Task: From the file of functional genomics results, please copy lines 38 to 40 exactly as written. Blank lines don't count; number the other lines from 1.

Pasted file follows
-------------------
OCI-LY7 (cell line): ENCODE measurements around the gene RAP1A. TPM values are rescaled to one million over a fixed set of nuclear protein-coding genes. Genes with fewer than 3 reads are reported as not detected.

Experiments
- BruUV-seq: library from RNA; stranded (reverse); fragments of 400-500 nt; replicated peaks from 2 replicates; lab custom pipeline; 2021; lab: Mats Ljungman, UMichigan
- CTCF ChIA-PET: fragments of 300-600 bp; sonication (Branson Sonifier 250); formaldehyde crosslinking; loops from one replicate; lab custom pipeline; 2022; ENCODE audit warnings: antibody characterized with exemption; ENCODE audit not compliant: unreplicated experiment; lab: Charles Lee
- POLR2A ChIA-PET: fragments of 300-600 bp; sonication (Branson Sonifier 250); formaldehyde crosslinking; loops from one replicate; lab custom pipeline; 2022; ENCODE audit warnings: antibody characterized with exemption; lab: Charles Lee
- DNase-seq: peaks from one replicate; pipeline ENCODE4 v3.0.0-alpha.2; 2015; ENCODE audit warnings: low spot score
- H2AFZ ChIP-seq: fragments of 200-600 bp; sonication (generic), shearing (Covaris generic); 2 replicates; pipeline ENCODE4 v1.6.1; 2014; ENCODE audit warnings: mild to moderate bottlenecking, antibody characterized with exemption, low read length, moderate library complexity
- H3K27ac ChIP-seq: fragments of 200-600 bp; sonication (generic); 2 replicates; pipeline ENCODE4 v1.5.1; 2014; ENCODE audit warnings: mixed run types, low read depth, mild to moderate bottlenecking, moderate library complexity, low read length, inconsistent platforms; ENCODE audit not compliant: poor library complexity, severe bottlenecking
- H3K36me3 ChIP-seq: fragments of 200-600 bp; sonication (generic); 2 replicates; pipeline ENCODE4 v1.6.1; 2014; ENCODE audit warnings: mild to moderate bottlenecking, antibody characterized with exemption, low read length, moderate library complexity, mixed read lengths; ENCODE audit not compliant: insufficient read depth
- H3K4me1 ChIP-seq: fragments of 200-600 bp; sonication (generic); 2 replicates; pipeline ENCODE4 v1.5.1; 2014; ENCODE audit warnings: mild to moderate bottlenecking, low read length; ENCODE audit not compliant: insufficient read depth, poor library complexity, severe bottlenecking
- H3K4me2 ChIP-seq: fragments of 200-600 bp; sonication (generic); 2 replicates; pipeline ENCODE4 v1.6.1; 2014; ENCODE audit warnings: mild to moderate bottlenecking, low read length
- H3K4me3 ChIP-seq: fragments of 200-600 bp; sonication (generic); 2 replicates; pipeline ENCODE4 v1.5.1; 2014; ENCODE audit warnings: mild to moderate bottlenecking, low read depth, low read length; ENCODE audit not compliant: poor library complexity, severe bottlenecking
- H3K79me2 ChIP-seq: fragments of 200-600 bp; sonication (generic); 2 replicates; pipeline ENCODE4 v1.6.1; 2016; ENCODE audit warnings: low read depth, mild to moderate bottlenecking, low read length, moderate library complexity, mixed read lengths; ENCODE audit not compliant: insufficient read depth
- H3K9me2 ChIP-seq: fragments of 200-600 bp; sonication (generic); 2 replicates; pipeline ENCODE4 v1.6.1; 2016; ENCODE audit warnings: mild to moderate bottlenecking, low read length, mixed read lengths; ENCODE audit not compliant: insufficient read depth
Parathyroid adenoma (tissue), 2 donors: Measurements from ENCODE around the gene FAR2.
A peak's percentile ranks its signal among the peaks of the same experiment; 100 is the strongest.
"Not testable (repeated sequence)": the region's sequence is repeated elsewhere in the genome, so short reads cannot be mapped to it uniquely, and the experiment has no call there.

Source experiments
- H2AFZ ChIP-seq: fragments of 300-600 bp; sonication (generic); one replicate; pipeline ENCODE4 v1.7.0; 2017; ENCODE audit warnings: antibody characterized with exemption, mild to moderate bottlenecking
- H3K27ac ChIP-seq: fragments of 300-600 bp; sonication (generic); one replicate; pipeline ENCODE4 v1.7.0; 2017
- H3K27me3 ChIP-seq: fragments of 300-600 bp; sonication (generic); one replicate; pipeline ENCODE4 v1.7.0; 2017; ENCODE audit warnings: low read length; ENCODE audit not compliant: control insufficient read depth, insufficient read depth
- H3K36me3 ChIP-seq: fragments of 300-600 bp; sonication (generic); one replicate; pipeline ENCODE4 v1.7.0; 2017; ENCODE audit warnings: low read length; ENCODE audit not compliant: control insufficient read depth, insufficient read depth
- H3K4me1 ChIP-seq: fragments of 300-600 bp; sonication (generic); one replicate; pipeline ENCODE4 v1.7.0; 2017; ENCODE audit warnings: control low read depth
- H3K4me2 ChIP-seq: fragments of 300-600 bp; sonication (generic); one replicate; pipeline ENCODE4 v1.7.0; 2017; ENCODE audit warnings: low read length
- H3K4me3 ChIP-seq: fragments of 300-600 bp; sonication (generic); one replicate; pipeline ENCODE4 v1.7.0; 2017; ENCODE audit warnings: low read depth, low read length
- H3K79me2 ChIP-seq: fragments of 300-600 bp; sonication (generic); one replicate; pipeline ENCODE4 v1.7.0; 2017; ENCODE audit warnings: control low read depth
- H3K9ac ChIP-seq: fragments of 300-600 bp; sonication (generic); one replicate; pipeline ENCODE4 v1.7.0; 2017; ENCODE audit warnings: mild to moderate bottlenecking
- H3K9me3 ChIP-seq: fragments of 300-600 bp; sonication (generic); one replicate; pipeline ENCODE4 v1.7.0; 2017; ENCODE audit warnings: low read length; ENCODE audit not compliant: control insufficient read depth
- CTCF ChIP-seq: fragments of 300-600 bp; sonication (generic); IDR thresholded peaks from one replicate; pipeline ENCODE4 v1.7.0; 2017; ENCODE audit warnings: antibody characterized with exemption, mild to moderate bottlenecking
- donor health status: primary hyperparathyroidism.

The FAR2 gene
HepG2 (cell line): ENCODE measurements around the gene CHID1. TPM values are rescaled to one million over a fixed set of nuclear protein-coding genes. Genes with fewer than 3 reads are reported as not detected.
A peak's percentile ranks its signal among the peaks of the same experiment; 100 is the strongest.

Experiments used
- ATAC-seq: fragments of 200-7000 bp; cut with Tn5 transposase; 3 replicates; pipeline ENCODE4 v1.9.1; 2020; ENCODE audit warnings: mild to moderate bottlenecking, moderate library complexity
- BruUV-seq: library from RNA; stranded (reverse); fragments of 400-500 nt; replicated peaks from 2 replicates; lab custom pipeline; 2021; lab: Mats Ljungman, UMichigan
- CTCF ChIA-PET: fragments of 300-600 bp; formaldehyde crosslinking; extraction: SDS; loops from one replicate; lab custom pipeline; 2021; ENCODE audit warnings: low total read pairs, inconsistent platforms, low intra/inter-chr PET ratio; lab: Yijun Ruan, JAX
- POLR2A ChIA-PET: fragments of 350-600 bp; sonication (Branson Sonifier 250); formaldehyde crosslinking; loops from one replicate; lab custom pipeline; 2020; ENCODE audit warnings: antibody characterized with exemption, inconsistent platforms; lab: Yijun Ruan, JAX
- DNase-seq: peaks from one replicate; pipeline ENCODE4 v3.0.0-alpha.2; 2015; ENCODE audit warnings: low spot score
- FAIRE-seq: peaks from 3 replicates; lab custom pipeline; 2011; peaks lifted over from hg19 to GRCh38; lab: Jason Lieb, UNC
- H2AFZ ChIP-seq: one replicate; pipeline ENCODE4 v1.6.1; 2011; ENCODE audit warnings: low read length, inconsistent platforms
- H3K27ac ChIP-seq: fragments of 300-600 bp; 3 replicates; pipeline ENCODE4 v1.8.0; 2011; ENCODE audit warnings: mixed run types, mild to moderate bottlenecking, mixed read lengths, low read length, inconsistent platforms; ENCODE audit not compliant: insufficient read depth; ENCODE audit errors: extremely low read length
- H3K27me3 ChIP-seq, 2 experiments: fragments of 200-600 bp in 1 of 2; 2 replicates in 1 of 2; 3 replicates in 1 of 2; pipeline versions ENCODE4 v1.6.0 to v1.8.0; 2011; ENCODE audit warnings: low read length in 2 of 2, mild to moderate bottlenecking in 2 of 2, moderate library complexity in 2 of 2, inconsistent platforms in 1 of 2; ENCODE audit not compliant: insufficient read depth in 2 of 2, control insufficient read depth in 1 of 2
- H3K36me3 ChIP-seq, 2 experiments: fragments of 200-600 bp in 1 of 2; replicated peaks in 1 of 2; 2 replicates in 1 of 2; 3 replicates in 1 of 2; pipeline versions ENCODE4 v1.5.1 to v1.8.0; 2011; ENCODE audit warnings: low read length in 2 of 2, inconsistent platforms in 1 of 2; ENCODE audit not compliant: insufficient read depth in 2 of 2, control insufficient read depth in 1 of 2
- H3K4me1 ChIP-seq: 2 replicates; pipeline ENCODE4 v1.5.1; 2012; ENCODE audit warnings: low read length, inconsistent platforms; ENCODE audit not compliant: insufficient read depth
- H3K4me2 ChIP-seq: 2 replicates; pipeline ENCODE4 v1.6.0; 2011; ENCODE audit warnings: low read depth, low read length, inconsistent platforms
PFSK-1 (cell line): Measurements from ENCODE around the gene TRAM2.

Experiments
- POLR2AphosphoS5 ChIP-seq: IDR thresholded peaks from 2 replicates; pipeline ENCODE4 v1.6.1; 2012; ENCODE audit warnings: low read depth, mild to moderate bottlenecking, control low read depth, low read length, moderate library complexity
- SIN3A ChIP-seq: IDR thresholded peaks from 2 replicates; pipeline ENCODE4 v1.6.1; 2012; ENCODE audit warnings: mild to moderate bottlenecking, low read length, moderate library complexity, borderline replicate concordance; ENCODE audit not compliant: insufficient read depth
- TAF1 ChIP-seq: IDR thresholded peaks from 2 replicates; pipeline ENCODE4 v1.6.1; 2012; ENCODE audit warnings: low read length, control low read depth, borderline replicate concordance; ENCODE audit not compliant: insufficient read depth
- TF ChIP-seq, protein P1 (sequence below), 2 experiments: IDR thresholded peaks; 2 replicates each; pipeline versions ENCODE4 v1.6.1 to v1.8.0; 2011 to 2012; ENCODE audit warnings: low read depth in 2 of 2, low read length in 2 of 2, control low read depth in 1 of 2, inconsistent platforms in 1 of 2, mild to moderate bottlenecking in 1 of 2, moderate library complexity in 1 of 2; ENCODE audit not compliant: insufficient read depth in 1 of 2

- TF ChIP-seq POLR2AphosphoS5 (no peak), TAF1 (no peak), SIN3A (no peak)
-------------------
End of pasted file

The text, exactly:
- POLR2A ChIA-PET: fragments of 350-600 bp; sonication (Branson Sonifier 250); formaldehyde crosslinking; loops from one replicate; lab custom pipeline; 2020; ENCODE audit warnings: antibody characterized with exemption, inconsistent platforms; lab: Yijun Ruan, JAX
- DNase-seq: peaks from one replicate; pipeline ENCODE4 v3.0.0-alpha.2; 2015; ENCODE audit warnings: low spot score
- FAIRE-seq: peaks from 3 replicates; lab custom pipeline; 2011; peaks lifted over from hg19 to GRCh38; lab: Jason Lieb, UNC